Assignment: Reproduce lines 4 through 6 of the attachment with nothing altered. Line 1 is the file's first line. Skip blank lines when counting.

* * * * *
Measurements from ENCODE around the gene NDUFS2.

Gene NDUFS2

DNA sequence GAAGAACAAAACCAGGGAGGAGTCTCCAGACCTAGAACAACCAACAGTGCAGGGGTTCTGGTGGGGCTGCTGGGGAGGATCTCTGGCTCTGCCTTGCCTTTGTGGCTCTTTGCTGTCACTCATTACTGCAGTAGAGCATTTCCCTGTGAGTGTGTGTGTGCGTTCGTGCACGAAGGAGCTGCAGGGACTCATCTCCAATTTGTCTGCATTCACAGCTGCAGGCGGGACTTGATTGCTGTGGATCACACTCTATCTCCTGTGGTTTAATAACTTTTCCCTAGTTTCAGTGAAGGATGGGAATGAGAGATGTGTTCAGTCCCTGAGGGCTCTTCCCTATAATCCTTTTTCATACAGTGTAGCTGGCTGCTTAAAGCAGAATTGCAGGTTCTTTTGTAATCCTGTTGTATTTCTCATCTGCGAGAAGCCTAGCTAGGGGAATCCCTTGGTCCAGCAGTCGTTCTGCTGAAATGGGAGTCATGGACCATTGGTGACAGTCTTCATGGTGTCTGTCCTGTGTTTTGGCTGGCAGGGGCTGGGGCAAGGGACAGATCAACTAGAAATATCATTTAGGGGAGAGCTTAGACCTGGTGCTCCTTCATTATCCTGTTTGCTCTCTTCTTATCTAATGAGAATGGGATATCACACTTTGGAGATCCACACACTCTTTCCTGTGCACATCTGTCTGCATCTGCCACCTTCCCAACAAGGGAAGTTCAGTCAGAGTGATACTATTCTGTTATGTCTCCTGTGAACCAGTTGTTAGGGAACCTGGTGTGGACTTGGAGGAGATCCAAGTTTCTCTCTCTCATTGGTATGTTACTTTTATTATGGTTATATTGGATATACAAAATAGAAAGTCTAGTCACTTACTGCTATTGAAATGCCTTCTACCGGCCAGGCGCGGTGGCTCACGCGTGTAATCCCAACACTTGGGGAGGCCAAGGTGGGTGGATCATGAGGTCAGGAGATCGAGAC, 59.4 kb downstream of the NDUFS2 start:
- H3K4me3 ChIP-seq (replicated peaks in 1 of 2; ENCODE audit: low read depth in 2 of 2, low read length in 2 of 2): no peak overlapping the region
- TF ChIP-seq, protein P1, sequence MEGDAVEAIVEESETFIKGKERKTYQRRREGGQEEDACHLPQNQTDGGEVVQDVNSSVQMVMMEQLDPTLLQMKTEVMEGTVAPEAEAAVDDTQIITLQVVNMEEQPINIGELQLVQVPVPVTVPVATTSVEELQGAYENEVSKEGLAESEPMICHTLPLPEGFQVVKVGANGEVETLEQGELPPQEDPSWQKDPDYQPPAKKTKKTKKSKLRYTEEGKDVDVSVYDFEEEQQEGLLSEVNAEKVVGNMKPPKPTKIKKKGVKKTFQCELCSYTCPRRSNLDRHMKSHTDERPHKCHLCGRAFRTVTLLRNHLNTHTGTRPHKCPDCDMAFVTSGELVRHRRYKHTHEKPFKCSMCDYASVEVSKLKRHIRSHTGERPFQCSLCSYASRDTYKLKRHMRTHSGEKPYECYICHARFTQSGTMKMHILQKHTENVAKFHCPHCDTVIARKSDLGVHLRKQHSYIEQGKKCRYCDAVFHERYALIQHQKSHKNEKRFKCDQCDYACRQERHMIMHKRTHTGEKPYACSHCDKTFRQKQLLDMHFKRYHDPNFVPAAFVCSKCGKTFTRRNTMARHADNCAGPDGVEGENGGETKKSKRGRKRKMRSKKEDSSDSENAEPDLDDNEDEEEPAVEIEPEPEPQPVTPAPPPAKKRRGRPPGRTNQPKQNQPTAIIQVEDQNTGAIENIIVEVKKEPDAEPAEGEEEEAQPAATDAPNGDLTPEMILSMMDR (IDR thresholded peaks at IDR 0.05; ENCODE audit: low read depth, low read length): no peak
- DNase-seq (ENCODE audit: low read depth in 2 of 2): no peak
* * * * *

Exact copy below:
- H3K4me3 ChIP-seq (replicated peaks in 1 of 2; ENCODE audit: low read depth in 2 of 2, low read length in 2 of 2): no peak overlapping the region
- TF ChIP-seq, protein P1, sequence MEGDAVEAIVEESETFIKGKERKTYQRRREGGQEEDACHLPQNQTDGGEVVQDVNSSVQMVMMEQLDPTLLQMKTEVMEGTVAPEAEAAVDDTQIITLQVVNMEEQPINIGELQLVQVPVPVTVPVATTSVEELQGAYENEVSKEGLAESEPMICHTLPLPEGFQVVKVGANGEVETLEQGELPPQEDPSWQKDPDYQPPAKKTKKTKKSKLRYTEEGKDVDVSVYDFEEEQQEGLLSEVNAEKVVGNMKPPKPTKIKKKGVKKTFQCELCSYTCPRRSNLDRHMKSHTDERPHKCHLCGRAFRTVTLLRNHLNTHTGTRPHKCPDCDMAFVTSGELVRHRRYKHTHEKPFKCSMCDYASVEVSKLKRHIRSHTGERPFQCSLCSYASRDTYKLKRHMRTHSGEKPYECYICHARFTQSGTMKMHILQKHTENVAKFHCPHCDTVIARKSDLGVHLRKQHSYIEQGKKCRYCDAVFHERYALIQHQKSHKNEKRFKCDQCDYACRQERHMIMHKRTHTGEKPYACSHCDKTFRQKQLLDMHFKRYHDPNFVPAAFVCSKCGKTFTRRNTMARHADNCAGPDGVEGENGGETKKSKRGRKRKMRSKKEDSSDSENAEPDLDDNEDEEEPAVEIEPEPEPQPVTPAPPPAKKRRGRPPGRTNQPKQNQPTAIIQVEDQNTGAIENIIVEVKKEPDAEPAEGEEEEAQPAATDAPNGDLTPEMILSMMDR (IDR thresholded peaks at IDR 0.05; ENCODE audit: low read depth, low read length): no peak
- DNase-seq (ENCODE audit: low read depth in 2 of 2): no peak